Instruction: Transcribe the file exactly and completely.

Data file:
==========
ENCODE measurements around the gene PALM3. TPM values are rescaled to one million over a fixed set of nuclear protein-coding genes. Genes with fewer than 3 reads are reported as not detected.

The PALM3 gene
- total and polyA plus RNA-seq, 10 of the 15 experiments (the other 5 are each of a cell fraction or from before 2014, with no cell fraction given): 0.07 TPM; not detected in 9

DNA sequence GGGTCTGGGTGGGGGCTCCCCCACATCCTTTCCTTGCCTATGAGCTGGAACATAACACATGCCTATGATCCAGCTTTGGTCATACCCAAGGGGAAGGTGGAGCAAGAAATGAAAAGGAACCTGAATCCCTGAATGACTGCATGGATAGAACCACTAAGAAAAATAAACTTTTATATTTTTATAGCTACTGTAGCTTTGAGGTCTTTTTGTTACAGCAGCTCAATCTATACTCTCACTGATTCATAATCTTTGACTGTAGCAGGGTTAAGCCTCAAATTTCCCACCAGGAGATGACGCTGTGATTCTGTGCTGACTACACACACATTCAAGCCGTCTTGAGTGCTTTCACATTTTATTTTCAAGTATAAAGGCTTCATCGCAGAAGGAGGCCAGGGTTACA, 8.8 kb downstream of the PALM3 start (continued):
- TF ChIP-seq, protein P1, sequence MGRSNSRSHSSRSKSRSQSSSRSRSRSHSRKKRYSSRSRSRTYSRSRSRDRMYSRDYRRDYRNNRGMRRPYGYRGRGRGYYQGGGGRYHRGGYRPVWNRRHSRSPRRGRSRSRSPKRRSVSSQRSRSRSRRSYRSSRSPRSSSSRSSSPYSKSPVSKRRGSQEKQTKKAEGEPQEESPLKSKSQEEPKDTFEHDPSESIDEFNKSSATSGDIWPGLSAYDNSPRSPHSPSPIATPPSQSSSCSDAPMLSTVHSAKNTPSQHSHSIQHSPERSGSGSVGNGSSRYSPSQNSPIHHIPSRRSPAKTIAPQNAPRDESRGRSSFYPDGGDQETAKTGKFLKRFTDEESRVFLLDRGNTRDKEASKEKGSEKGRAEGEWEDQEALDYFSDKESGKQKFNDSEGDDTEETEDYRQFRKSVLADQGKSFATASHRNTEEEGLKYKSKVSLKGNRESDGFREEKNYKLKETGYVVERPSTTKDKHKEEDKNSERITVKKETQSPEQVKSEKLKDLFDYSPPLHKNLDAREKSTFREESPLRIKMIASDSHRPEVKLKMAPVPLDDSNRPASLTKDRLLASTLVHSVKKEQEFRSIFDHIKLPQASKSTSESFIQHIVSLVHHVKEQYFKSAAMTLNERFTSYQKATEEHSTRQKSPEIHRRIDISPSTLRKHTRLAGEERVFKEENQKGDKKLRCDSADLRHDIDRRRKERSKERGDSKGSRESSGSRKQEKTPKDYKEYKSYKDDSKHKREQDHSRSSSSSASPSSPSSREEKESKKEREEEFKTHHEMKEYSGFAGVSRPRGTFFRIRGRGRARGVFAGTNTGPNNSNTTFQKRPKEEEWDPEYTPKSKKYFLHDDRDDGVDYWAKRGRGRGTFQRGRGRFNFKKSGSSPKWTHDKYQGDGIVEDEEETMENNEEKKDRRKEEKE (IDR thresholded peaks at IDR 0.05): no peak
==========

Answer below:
ENCODE measurements around the gene PALM3. TPM values are rescaled to one million over a fixed set of nuclear protein-coding genes. Genes with fewer than 3 reads are reported as not detected.

The PALM3 gene
- total and polyA plus RNA-seq, 10 of the 15 experiments (the other 5 are each of a cell fraction or from before 2014, with no cell fraction given): 0.07 TPM; not detected in 9

DNA sequence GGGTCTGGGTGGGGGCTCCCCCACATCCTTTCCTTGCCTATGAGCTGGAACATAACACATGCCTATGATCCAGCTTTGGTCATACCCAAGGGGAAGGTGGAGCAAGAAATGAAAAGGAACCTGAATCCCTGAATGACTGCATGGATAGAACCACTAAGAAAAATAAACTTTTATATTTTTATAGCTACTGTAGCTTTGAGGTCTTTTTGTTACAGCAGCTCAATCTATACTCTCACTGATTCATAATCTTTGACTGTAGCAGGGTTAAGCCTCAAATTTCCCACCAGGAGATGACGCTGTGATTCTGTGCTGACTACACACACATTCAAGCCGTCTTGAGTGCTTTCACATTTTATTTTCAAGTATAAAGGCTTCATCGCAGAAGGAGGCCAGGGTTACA, 8.8 kb downstream of the PALM3 start (continued):
- TF ChIP-seq, protein P1, sequence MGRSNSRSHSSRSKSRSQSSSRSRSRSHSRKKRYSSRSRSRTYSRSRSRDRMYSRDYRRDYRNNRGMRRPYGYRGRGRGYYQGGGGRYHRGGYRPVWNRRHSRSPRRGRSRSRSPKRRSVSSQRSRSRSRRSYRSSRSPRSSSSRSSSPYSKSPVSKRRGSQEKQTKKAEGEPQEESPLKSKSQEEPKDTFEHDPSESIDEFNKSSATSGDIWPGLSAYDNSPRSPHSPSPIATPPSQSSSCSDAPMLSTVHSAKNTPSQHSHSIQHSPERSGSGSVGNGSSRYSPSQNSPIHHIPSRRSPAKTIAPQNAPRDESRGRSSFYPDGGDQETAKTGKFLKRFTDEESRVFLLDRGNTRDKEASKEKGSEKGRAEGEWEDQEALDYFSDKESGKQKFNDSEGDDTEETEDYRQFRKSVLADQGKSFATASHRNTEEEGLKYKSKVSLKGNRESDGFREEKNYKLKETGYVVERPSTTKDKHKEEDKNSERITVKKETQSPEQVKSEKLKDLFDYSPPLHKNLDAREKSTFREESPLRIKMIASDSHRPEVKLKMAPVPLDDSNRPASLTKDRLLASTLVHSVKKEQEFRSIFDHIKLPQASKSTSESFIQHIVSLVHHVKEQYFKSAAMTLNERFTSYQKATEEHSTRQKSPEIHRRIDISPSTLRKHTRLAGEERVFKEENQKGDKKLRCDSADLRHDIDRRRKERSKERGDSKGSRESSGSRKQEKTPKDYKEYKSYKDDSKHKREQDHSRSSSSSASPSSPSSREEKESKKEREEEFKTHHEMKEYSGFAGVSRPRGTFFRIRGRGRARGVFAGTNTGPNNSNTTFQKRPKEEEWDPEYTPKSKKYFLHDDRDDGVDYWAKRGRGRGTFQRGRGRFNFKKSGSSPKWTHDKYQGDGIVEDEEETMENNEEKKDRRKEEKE (IDR thresholded peaks at IDR 0.05): no peak